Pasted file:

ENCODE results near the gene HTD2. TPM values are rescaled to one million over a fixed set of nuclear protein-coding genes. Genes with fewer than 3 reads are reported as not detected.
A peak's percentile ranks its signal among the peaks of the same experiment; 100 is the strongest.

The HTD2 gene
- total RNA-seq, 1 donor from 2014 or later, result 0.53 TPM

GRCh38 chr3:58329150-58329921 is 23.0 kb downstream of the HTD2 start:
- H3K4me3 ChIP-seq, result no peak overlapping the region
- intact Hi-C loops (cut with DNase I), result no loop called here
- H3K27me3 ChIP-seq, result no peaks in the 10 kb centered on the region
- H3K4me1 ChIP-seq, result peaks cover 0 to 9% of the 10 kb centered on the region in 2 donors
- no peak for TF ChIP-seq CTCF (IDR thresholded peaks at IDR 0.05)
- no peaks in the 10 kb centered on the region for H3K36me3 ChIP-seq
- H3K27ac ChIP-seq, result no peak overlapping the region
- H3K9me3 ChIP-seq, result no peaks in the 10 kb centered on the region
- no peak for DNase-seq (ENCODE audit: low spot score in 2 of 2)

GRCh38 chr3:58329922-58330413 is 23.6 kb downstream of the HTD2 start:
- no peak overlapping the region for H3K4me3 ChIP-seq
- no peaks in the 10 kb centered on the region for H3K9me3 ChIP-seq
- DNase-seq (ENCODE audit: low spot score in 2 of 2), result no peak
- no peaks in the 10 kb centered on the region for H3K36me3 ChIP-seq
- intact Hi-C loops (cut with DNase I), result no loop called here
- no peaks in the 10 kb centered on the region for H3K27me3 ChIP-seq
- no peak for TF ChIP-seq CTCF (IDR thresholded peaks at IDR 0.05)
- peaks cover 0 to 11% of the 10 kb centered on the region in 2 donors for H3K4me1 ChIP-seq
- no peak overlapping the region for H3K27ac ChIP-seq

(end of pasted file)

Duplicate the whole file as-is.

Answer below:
ENCODE results near the gene HTD2. TPM values are rescaled to one million over a fixed set of nuclear protein-coding genes. Genes with fewer than 3 reads are reported as not detected.
A peak's percentile ranks its signal among the peaks of the same experiment; 100 is the strongest.

The HTD2 gene
- total RNA-seq, 1 donor from 2014 or later, result 0.53 TPM

GRCh38 chr3:58329150-58329921 is 23.0 kb downstream of the HTD2 start:
- H3K4me3 ChIP-seq, result no peak overlapping the region
- intact Hi-C loops (cut with DNase I), result no loop called here
- H3K27me3 ChIP-seq, result no peaks in the 10 kb centered on the region
- H3K4me1 ChIP-seq, result peaks cover 0 to 9% of the 10 kb centered on the region in 2 donors
- no peak for TF ChIP-seq CTCF (IDR thresholded peaks at IDR 0.05)
- no peaks in the 10 kb centered on the region for H3K36me3 ChIP-seq
- H3K27ac ChIP-seq, result no peak overlapping the region
- H3K9me3 ChIP-seq, result no peaks in the 10 kb centered on the region
- no peak for DNase-seq (ENCODE audit: low spot score in 2 of 2)

GRCh38 chr3:58329922-58330413 is 23.6 kb downstream of the HTD2 start:
- no peak overlapping the region for H3K4me3 ChIP-seq
- no peaks in the 10 kb centered on the region for H3K9me3 ChIP-seq
- DNase-seq (ENCODE audit: low spot score in 2 of 2), result no peak
- no peaks in the 10 kb centered on the region for H3K36me3 ChIP-seq
- intact Hi-C loops (cut with DNase I), result no loop called here
- no peaks in the 10 kb centered on the region for H3K27me3 ChIP-seq
- no peak for TF ChIP-seq CTCF (IDR thresholded peaks at IDR 0.05)
- peaks cover 0 to 11% of the 10 kb centered on the region in 2 donors for H3K4me1 ChIP-seq
- no peak overlapping the region for H3K27ac ChIP-seq